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Schwinn was the dominant manufacturer of American bicycles since its founding in 1895. After missing the mountain bike boat, it ceased building bikes in the US by 19911) and later went bankrupt in 1992. Schwinn was well placed to rebrand some of their existing BMX bikes as being “all terrain” and tried to place them against hand made, expensive mountain bikes. However their early efforts were to simply slap derailleurs on BMX bikes and not design a new bike from the ground up. Their first good mountain bikes didn't appear until 1985, with their Sierra, High Sierras and Cimarron with triple chainrings.
Some 1982 competitive prices:
- Schwinn King Sting 10: $570
- Ritchey Sierra: $820
- Specialized Stumpjumper: $750
- Univega Alpina Pro: $419
1978 Klunker 5
Klunker? Someone at Schwinn was hip to the haps in Marin. Schwinn dealers weren't, however, and the product dropped like a stone into the quiet pool of obscurity, not even lasting long enough to show up in a Schwinn catalog. Like its namesake, Schwinn Klunkers had to be pushed uphill and wouldn't last a speed run down Repack.
1978 Klunker 5, one of the rarest of all Schwinns
1979 Spitfire 5
After the name “klunker” proved unpopular, a new chainguard was created with a snappier name and once again it failed to even make a catalog. Very few were sold, despite a low price of $120. And a weight of 45 pounds…
1979 Spitfire 5
1981 King Sting 5
After giving up on klunkers in 1980, Schwinn continues to not get it in 1981. Somehow, perhaps due to their unpopularity and thus rarity, King Sting 5's go for $5000 and up on eBay. Where $500 will get you an early Stumpjumper…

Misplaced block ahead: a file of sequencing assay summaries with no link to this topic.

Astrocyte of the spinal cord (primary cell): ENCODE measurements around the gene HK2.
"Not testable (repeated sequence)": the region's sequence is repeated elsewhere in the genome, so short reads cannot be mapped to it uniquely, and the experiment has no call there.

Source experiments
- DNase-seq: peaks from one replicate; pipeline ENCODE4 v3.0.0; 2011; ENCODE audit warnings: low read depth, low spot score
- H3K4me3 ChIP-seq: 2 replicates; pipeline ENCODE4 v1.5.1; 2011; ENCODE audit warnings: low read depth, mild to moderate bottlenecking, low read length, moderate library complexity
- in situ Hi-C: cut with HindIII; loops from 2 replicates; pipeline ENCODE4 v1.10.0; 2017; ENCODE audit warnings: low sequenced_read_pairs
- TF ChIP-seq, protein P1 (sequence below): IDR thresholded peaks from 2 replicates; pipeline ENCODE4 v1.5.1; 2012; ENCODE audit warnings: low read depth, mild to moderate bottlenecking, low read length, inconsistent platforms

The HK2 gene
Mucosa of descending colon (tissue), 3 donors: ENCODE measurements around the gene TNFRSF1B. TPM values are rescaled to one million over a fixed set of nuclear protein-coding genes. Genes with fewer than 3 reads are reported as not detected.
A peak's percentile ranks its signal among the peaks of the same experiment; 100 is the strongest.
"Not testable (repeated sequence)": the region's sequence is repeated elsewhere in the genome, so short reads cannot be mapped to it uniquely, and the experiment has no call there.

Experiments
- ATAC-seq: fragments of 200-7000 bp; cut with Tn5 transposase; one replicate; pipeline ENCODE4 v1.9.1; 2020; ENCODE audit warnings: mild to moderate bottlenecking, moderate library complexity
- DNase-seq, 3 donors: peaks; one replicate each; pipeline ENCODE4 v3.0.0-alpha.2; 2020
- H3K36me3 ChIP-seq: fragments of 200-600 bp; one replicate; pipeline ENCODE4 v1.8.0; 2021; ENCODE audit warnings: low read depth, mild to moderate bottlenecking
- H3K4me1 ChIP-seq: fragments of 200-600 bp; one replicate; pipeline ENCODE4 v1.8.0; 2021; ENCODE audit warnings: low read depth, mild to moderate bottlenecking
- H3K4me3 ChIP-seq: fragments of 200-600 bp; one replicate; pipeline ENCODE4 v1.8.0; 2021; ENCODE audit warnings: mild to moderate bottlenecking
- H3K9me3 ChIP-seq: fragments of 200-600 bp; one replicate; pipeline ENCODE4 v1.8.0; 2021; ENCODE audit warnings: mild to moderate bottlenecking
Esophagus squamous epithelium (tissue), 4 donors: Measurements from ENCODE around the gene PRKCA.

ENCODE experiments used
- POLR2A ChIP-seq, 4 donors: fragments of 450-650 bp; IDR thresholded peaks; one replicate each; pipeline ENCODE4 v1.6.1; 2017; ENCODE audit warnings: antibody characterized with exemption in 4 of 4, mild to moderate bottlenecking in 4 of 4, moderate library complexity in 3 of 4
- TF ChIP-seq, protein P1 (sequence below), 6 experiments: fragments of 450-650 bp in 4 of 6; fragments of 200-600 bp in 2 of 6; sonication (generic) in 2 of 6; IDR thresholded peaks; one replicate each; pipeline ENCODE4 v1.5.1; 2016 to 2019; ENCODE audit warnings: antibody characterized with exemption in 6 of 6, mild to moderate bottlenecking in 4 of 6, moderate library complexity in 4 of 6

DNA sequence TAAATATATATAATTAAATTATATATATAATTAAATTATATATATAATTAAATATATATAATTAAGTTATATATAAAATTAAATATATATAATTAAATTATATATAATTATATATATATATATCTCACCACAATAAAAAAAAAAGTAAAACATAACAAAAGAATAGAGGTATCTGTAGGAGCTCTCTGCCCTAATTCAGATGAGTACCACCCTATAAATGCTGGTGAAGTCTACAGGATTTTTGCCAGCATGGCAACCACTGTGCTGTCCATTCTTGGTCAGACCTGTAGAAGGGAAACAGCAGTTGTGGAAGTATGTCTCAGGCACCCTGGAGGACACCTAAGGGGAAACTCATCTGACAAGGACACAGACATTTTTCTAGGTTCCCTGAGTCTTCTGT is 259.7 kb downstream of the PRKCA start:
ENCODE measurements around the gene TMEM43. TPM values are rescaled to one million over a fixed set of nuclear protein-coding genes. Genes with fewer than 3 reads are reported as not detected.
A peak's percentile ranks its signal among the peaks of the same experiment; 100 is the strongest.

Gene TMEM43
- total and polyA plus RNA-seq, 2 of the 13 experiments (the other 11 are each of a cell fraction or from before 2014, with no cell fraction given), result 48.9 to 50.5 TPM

1981 King Sting catalog entry
1982 King Sting 10
Now Schwinn sees the light. Decent gearing (40×48 - 14-38) and weight (26 lbs.) Crap components and overpriced, Schwinn fails to capture any market share. Lasted two years.
1982 King Sting 10
1982 Sidewinder 10
Nearly the same as a King Sting 10, with cheaper components, if possible. Three year production run.
More popular than the King Sting.
Fairly common on eBay. mombat
1982 All-Terrain Mountain Bike
Very low volume limited release. This lugged ATB, made by Panasonic of Japan, would later become the TIG welded High Sierra built in Taiwan. Bullmoose bars, Shimano 600 brakes, Mountech GTL (1982-83.) It continued to sell in low volumes through 1984.4)
1982 All-Terrain Mountain Bike, non-drive side ebay
1983 catalog entry. ebay
Getting there. Schwinn just can't let go of the BMX stem and handlebars. In 1984 it came with a triple crankset. The Sierra model name ran for many years, in many different incarnations.
1983 Sierra bikehistory.org
1984 High Sierra
In 1984 Schwinn switched to a triple crankset and the Ritchey invented bullmoose handlebars.
1984 High Sierra cyclofiend
The Cimarron was fillet brazed! Using top of the line components and an excellent Japanese made frame, Schwinn was trying to recreate the Paramount of mountain bicycles. Too late for Schwinn, however, as Schwinn's race to the bottom of the market pushed margins into the red. Five year production run.
Schwinn did try again with the Paramountain in 1987, hand built with a lugged frame and with similar Shimano XT components and slightly higher other components (Dura-Ace headset, etc.) It's perhaps more collectible, but the Cimarron is prettier.
Just swap the handle bars, and it would be good for Repack. And maybe those tires… mombat
“Ned Overend” signature edition. Sold as a frame only in small batches. Handmade in the US.
1987 Paramountain facebook
. Early production numbers are mostly guesswork. Serial numbers aren't much help, as they're not tied to a model number. Vintage market rarity hints that early Schwinn Klunker/King Sting 5/Spitfire 5's were very low volume. Certainly less than 100.